Enrollment statistics at a glance
Undergraduate enrollment increased 3 percent, or 9,787 students, from fall 2009 to fall 2010. In fall 2011 there was a 3 percent decrease, or loss of 10,212 undergraduates enrolled from the previous fall. Most of this occurred at public two-year community and technical colleges and private career schools.
Over the past decade; however, most undergraduate enrollment growth has occurred at public two-year community and technical colleges, and private career schools. One half of all undergraduates are now enrolled at these institutions compared to 4-year institutions (University of Minnesota, state universities, and private colleges).
Note: Undergraduate data in this section does not include high school students who were concurrently enrolled in high school and a postsecondary institution through the Postsecondary Enrollment Options Program.
Undergraduates Enrolled by Type of Minnesota Institution
|Type of Institution||Number of Undergraduates|
|Fall 2010||Fall 2011||Numeric Change||Percent Change|
|Community and Technical Colleges||125,693||122,471||(3,222)||-3%|
|University of Minnesota||45,972||46,491||519||1%|
|Private Career Schools||32,754||28,003||(4,751)||-15%|
|Private Career Online Schools*||17,727||16,228||(1,499)||-8%|
*These online institutions (Capella University and Walden University) have their headquarters in Minnesota and report their nation-wide enrollment. The majority of their students are from out of state.
**Some private graduate schools offer limited undergraduate programs.
Undergraduate Enrollment at Minnesota Postsecondary Institutions, Fall 1980 to Fall 2011
Characteristics of Undergraduates, Fall 2011
- 73 percent of all students enrolled, or 316,834, were undergraduates
- 79 percent were Minnesota residents
- 11 percent, or 32,864 were new transfer students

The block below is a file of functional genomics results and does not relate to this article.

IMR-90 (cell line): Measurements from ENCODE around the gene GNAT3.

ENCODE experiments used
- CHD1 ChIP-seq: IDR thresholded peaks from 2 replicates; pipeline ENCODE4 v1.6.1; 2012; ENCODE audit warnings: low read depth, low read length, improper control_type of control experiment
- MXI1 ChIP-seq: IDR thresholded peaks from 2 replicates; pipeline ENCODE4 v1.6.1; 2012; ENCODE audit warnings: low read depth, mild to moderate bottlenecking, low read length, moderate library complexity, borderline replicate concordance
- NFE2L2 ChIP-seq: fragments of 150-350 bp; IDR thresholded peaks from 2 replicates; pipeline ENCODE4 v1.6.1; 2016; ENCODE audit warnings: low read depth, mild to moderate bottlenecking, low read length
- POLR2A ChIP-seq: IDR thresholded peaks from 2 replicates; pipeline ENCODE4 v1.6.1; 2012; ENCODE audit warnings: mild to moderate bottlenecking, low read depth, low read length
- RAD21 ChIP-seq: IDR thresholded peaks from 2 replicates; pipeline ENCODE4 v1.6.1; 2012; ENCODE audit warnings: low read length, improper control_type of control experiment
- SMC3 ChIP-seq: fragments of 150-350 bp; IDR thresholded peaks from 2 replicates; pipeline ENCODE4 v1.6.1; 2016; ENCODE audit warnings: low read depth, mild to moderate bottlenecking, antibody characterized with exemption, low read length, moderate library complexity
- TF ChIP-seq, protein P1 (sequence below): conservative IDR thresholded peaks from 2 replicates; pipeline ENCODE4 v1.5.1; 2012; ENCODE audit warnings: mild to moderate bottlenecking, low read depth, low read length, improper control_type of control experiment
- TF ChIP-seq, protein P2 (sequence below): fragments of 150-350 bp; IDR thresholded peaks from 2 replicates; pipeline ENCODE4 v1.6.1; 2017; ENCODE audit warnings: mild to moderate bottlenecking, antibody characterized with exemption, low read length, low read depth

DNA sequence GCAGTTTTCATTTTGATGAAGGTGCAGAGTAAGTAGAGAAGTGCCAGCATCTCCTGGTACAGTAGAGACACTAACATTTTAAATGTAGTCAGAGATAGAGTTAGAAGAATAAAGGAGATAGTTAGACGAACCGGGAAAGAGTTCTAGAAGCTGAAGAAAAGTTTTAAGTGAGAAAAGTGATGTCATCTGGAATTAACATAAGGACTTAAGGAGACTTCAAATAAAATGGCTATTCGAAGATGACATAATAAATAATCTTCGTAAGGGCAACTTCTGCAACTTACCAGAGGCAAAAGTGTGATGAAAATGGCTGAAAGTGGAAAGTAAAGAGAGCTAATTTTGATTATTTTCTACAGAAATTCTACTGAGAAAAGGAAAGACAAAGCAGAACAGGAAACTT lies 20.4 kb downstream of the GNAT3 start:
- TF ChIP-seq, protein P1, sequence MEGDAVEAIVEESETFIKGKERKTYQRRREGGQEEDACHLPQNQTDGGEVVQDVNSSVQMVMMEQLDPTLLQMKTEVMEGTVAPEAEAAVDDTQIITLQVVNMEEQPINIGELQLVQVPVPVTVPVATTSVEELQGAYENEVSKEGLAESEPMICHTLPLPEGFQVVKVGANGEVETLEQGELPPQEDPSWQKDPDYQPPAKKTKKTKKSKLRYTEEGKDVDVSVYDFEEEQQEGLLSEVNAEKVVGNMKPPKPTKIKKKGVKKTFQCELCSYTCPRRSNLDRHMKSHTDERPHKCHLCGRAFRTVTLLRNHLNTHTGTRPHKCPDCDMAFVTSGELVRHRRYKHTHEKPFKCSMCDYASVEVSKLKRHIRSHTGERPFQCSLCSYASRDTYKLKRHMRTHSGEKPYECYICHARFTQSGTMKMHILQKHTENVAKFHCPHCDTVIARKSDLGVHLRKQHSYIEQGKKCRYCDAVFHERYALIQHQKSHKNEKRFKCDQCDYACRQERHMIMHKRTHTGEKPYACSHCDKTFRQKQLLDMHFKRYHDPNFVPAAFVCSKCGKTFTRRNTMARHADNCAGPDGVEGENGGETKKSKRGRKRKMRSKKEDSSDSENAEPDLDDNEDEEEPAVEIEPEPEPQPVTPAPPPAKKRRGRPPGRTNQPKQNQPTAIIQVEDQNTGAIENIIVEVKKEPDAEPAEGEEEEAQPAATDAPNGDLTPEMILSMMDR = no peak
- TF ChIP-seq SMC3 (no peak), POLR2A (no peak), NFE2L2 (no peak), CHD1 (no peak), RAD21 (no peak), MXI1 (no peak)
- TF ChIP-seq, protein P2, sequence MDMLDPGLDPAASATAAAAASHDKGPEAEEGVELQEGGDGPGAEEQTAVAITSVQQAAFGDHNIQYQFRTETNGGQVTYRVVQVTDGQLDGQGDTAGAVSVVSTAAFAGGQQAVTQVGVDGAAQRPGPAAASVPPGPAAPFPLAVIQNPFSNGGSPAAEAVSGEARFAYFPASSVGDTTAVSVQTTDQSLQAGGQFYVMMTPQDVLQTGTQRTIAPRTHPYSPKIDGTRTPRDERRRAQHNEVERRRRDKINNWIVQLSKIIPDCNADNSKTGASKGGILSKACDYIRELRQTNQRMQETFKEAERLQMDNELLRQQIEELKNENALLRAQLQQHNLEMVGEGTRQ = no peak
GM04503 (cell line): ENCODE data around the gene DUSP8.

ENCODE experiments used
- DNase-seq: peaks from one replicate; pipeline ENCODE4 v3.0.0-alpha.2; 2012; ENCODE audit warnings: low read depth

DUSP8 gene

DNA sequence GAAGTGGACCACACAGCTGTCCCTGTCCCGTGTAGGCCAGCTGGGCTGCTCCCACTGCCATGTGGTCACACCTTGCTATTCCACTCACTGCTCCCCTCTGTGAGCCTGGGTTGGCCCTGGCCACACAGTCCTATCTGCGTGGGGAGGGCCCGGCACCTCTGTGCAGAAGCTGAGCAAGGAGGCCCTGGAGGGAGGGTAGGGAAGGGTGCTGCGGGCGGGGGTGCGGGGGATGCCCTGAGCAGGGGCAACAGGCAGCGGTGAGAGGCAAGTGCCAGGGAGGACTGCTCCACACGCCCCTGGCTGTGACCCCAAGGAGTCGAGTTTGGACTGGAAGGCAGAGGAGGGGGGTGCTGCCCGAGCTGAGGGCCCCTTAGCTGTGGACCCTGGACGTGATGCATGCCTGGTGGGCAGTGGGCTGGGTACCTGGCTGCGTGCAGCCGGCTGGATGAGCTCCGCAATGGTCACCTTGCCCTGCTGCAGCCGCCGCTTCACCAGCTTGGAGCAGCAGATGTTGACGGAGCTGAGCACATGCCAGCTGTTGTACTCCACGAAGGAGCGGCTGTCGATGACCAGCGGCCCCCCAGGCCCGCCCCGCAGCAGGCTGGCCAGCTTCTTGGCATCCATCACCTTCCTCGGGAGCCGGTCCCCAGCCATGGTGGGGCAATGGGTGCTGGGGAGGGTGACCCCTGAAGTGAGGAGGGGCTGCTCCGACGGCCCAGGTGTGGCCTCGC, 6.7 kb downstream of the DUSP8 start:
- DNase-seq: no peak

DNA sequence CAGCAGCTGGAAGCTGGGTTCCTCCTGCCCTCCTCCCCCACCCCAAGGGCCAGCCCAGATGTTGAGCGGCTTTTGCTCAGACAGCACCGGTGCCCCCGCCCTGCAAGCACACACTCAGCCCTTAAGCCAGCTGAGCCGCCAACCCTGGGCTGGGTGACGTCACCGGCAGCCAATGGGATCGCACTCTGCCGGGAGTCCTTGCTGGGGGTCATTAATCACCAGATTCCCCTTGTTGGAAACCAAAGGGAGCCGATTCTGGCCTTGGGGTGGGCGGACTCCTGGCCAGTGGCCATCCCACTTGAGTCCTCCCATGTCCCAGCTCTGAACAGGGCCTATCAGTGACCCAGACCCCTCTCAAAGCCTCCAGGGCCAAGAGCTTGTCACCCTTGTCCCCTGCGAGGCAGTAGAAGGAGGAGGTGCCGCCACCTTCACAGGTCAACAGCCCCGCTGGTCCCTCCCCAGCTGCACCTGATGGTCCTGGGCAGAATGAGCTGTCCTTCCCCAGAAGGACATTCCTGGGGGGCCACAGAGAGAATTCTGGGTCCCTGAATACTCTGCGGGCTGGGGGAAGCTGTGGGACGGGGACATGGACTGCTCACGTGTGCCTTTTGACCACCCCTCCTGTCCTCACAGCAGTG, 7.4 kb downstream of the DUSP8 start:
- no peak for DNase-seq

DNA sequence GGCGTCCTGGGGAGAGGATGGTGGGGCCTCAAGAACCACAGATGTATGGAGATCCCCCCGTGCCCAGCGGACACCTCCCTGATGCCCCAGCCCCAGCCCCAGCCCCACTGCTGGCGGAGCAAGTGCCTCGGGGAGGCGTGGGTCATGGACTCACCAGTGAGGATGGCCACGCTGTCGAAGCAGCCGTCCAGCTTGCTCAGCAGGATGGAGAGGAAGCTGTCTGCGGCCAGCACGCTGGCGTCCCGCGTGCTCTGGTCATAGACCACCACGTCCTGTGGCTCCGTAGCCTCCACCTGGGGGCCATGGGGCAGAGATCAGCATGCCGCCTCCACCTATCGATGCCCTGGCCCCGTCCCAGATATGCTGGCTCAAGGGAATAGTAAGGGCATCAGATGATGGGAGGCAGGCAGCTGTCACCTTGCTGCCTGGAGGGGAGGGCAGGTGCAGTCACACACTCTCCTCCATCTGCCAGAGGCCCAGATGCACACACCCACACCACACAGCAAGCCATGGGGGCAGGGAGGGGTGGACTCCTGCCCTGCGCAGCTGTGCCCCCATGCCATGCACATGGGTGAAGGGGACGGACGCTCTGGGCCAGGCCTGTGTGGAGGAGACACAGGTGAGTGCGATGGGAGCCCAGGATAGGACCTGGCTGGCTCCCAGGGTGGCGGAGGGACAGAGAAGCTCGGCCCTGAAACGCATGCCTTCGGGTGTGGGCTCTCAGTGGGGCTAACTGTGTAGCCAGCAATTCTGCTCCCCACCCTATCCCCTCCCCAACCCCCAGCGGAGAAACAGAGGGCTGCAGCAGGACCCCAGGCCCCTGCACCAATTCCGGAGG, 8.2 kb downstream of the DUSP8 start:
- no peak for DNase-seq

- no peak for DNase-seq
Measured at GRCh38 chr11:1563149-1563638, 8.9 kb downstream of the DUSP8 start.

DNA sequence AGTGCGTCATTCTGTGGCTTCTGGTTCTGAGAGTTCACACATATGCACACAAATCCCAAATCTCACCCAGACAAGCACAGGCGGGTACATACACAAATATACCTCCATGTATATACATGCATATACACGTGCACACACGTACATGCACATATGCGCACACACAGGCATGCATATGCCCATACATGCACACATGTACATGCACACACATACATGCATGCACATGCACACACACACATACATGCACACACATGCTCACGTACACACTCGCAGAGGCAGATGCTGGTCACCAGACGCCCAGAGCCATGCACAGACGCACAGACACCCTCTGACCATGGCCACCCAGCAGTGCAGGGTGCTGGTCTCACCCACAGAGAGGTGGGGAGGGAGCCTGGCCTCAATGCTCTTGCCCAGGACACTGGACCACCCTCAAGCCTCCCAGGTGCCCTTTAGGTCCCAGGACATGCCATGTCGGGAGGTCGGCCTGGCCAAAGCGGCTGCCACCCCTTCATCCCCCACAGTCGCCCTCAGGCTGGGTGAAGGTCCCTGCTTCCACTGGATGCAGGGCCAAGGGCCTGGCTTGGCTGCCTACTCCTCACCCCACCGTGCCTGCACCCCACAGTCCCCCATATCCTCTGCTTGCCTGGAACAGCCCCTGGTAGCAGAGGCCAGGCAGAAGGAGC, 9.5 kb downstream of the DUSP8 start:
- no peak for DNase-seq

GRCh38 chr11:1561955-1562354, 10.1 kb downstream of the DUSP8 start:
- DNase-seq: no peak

- 17 percent, or 53,913 were new entering students and 72 percent of the new entering students were recent high school graduates
Undergraduate characteristics tend to fall into a few general patterns:
- The majority of undergraduates, 66 percent, are age 24 and younger. These traditional age students make up larger percentages of undergraduate enrollments at four-year institutions. They comprised 76 percent of undergraduate enrollments at state universities, 85 percent at private colleges, and 87 percent at the University of Minnesota. Students in this age group tend to enroll directly from high school, and 82 percent attended full-time.
- Older undergraduates, those age 25 and older, enroll in larger percentages at two-year institutions. They comprised 48 percent of enrollments at community and technical colleges and 58 percent at private career schools. Students in this age group tend to be working adults, and 61 percent attended part-time.
- Women comprised the majority of undergraduates across all race/ethnicity groups.
- Younger undergraduates (those 24 and younger) are more likely to enroll full-time. Students aged 25 and older are more likely to enroll part-time.
- The typical profile of an undergraduate as a youthful student attending full-time can still be attributed to nearly 79 percent of all undergraduates, even though there has been growth in the enrollment of nontraditional aged students over the years.
The majority of undergraduates enrolled at 4-year institutions attend full time in Fall 2011
Most undergraduate enrollment growth has occurred at 2-year institutions by students age 25 and older. Students aged 24 and younger increased 7 percent while students age 25 and older increased 40 percent from fall 2005 to fall 2011.
Two-year institutions are public community and technical colleges and private career schools.
Undergraduates aged 24 and younger tend to enroll full time, while those aged 25 and older tend to enroll part time in Fall 2011
Women comprised the majority of undergraduates among the different award levels in Fall 2011
Women comprised the majority of undergraduates across all race/ethnicity groups in Fall 2011
- First-generation College Students More Likely to Be Older, Independent, and Attending Part Time
- Insight: Student Borrowing Increases - Most Growth Among Higher-Income Families
- Nontraditional Students: An emerging segment of Minnesota's undergraduate population
- Residency of New Entering Students Only
- Student Employees: The majority of undergraduates work while enrolled in school